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October 14, 2009 - Image 7

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The Michigan Daily, 2009-10-14

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The Michigan Daily - michigandaily.com

Wednesday, October 14, 2009 - 7A

The Michigan Daily - michigandailycom Wednesday, October14, 2009 - 7A

she is interested in the environ-
MAJOR mental track within the Interna-
From Page 1A tional Studies major because it
"applies environmental studies to
"This major offers us an oppor- international issues."
tunity to switch reference fields Kollman has high hopes for the
so that we can actually become new major.
bi-lingual in the language of the "We're only six weeks into the
world as well as the language of semester and we have 25 stu-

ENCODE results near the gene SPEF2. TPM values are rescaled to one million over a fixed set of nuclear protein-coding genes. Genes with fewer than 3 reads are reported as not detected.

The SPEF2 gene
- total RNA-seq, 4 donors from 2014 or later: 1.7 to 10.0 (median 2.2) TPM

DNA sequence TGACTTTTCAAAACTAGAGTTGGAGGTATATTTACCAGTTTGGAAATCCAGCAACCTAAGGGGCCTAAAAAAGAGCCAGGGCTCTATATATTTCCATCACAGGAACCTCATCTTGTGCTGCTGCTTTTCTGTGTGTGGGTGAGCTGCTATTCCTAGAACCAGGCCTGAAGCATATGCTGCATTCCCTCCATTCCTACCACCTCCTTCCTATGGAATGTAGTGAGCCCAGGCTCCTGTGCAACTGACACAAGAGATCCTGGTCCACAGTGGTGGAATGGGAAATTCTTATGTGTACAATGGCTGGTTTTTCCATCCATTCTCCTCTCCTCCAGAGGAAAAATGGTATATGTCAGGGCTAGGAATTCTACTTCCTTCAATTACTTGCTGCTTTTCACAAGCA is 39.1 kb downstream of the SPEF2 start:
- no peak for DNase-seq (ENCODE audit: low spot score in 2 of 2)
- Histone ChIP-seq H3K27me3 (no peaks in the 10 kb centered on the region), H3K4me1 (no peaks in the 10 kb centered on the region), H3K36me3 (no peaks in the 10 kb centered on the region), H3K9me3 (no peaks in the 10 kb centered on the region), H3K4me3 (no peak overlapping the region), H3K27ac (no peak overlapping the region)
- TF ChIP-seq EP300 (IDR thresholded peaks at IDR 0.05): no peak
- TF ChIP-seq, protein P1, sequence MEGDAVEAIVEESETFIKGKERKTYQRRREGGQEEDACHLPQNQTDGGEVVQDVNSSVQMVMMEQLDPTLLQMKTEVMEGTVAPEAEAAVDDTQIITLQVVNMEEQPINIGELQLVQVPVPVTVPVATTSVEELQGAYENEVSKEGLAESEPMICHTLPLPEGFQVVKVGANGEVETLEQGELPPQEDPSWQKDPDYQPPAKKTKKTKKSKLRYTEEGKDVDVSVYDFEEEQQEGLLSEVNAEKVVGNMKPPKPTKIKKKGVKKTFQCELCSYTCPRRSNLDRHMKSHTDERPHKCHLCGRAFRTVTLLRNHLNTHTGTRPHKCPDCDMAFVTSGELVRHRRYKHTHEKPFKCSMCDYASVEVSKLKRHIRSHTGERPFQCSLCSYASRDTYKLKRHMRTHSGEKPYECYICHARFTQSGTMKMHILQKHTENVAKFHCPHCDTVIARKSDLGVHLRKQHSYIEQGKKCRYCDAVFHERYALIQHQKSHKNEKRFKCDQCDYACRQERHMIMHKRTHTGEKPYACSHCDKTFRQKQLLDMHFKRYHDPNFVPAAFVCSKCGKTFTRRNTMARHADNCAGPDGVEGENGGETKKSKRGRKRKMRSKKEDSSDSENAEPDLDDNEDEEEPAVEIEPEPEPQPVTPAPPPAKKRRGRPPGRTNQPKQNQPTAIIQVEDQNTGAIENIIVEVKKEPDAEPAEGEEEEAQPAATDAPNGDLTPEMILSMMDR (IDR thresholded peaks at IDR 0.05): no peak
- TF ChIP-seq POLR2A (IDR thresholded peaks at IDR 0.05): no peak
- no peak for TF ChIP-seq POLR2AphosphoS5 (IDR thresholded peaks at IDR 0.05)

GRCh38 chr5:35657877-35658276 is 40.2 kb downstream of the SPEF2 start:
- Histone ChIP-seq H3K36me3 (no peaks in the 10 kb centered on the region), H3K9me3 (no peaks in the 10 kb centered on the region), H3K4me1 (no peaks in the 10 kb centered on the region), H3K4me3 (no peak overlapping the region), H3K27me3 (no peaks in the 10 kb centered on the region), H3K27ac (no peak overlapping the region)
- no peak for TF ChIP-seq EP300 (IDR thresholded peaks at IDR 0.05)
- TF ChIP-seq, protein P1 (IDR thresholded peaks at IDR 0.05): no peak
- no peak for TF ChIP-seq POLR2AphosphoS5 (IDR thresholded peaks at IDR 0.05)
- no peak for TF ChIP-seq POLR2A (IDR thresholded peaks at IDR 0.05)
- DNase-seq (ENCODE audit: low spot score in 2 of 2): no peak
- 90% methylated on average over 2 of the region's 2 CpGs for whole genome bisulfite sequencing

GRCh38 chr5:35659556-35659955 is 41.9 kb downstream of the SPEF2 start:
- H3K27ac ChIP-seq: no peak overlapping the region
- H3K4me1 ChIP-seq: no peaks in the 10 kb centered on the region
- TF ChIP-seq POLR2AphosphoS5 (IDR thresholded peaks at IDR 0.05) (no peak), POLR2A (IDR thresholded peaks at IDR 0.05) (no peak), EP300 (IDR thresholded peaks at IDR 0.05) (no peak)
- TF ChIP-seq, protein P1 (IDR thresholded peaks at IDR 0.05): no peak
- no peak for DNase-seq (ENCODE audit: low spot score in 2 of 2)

America," Waltz said. dents," he said. "I think it will be a
Daniel Herwitz, director of the pretty popular concentration."
LSA Institute for the Humanities, If Kollman is right, the Univer-
further emphasized the value of sity has plenty of catching up to
preparedness by noting the role do. Many comparable universi-
the program will play in students' ties have had programs in Inter-
study abroad experiences, giving national Studies for upwards of
them the "skills to think about ten years.
what it is to be someplace." At Washington University in
"(Studying abroad) has to be St. Louis and Johns Hopkins Uni-
linked to a certain intellectual versity, International Studies is
preparation, so when you go, you the largest undergraduate major.
know enough about where the hell Emory, Indiana, Duke and Wis-
you are when you get off the plane consin also boast big numbers in
to be able to start listening to peo- International Studies concentra-
ple and what they have to say," he tors.
said. "Listening just doesn't come When asked why Michigan
out of nothing." lagged in the trend to establish an
Geared toward students who International Studies major, Koll-
hope to someday do work that man said the University wasn't in
spans oceans and cultures, the a rush to set up a program that